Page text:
I couldn’t resist. I ran an extension cord to the cockpit, plugged in the seat, and hopped in. A flick of the lever, and the seat rose smoothly, letting me easily grab the cockpit sides to push the rest of the way out. Back to the store, plastic on the counter, and $150 put me in possession of the seat.
An exploded view of the seat assembly. The seat back is attached to the plywood base using a piece of piano hinge. The piezo warning buzzer (not shown) can be mounted anywhere on the bottom of the plywood. Note the holes in the plywood to pass the power cable for the seat and the 12-volt power from the switch.
The power cord was a problem, of course. My initial hope was that I could replace the motor with a 12-volt DC unit. Accessing the motor was easily achieved, but finding a 12-volt unit that would fit the same mounting holes and carried the same gear on its shaft would be problematic.
The combination circuit breaker/switch and the Molex power connector were installed on the right side of the seat’s base. The plywood mounting base is also visible.
My fallback was an automotive inverter. Many companies sell units that plug into a car’s cigarette-lighter port and supply wall-plug power to electrical gizmos. Some of these can be purchased for $20 or less.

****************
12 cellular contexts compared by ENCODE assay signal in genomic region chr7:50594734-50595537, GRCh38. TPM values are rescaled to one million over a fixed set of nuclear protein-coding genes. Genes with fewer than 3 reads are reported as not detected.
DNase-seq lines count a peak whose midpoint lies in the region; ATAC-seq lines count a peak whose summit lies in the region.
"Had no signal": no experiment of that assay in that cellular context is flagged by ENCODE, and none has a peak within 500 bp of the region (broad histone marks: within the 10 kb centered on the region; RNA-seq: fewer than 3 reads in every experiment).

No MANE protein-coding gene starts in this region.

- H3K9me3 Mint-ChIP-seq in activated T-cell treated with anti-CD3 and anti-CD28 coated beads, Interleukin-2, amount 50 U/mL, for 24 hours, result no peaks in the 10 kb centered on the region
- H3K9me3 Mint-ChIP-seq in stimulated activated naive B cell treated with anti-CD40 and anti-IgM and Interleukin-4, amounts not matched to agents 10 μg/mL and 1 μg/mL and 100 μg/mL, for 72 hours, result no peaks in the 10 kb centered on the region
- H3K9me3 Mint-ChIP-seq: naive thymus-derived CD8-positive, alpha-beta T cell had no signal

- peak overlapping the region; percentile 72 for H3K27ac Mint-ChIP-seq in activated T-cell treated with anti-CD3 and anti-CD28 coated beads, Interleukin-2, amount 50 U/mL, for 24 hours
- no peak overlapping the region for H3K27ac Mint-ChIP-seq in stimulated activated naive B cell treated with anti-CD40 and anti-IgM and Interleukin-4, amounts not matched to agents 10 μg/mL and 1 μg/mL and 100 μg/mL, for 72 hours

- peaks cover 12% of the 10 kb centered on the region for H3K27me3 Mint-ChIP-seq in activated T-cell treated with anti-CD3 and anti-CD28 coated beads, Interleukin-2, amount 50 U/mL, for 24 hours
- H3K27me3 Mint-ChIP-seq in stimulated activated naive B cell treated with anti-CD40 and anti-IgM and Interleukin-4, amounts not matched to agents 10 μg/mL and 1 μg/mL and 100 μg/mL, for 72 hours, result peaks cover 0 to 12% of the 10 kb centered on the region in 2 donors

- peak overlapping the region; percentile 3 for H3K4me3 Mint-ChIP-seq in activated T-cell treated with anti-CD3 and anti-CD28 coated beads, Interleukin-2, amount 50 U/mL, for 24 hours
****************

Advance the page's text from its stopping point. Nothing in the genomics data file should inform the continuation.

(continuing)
How big an inverter? The Uplift seat is rated at 120 volts and 0.6 amps, or about 72 watts. Considering inefficiencies of the inverter, a 200-watt inverter seemed the minimum size. Fortunately, it only runs a few seconds per flight.
Research unveiled an issue when using an inverter to operate an appliance with a motor. The cheap inverters produce a square wave, fine with most electronics (which convert it back to DC anyway) but motors can’t use it. Units producing a sine wave are a bit less common and more expensive.
I found a 200-watt inverter with a “modified sine wave” output for about $45. A quick test with a battery showed the power was acceptable to the seat.
The seat has a flat bottom that will easily adapt to most structures. The oval hole is the carrying handle.
The initial plan was to place the Uplift directly atop the existing seat-mounting frame, adding just a few brackets to keep the seat in place. After a bit of consideration, I reluctantly abandoned that approach. The frame would have concentrated the weight into narrow portions of the seat base, and I was concerned the plastic would eventually crack.
Instead, I used a piece of half-inch plywood, like the stock seat. A wood frame on the underside of the plywood fit inside the seat-mounting frame to hold the unit in place.
The inverter had a flat mounting surface with small feet. I installed it upside down (e.g., an inverted inverter) below the plywood, held in place by stainless-steel hose clamps (with padding) through holes in the plywood panel. The top of the plywood was shallowly routed out so that the clamps sit flush with the surface. The surfaces were curved and smoothed with chisels and sandpaper to avoid stress points on the hose clamps.
The bottom of the seat-mounting base, with the 12 VDC to 120 VAC inverter and the power-on warning buzzer. Hose clamps hold the inverter in place, with small wooden blocks to keep the inverter from shifting under the padded clamps.